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National Park Service Shouldn’t Contribute To Technological Disconnect With Nature

National Park Service Shouldn’t Contribute To Technological Disconnect With Nature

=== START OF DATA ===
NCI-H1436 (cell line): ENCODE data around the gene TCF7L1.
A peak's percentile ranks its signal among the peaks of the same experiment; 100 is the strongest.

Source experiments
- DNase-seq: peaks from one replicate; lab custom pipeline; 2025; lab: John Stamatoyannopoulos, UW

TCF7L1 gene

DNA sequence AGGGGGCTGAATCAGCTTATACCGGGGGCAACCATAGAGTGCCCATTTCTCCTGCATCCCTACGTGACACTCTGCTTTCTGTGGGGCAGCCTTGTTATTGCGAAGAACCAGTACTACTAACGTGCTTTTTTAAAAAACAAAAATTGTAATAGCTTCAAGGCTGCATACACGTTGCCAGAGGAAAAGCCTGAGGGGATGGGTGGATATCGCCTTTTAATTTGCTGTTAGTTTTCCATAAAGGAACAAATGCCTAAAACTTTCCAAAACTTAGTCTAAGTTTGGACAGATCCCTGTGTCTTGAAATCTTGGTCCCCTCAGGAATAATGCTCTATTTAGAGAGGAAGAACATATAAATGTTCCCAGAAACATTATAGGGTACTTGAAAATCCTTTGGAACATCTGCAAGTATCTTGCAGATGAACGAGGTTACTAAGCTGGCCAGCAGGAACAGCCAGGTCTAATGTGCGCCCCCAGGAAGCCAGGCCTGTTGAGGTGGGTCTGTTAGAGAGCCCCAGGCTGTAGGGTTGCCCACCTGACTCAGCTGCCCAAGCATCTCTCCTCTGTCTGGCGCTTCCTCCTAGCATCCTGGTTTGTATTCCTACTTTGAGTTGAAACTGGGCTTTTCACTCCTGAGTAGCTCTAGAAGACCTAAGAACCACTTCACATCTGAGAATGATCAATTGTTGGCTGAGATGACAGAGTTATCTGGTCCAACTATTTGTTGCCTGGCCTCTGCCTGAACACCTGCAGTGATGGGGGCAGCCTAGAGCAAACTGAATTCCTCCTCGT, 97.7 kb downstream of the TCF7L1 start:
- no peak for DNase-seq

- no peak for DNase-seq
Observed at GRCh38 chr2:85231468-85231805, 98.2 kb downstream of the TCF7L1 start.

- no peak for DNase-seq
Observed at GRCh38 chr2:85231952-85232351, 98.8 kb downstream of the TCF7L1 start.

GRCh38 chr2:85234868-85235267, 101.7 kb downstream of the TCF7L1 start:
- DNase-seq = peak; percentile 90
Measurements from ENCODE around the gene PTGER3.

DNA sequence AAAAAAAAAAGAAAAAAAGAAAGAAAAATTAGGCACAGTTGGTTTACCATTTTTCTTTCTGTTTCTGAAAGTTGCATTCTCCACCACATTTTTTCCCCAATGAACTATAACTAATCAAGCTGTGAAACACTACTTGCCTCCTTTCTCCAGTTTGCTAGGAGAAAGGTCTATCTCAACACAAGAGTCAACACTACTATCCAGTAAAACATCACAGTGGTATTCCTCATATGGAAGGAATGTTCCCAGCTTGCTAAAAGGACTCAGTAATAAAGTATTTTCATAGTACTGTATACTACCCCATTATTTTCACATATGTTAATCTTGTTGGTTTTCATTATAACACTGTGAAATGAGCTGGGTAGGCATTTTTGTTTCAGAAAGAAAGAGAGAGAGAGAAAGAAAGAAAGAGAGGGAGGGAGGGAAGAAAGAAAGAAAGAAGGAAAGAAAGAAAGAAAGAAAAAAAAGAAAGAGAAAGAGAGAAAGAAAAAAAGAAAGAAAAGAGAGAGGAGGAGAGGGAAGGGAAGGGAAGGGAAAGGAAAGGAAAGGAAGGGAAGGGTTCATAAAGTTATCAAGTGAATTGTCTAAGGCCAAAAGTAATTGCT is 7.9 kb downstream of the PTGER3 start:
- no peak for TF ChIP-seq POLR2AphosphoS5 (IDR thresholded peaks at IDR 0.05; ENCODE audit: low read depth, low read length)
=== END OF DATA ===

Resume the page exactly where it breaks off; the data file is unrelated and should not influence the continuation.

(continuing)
For five days we floated through the deep, ruddy canyons gouged into the landscape of Dinosaur National Monument by the Green River, and for those days not a cell signal was tapped, not a phone conversation heard, not an app applied. It was glorious. Particularly enjoying this technological disconnect was my oldest son, a sound recording engineer who relished the fact that his cell wasn't beeping with texts or ringing with calls. No inbox to check for emails, no deadlines to meet. Just scenery to absorb, rapids to run, and quiet conversation to enjoy. But there's a concern in some circles that visitors to America's national parks don't want such a disconnect, a forced downtime from Facebook or tweeting, from tagging friends in front of a sputtering Old Faithful. The National Park Service has heard those worries, and is embarking on a pilot project to explore expanded Wi-Fi and cellphone service in the National Park System. Granted, more than likely if you're floating idly through the Gates of Lodore in Dinosaur or enjoying the view from the Goat Haunt Overlook in Glacier National Park you won't ever find a signal even if the pilot project gives way to full-blown wiring of the park system's front country. But think of where such expanded service might reach. The bench-lined apron that fronts the Old Faithful Geyser in Yellowstone. The waysides along Skyline Drive in Shenandoah National Park that spill over with vacationers in summer and leaf-peepers in fall. The visitor center…
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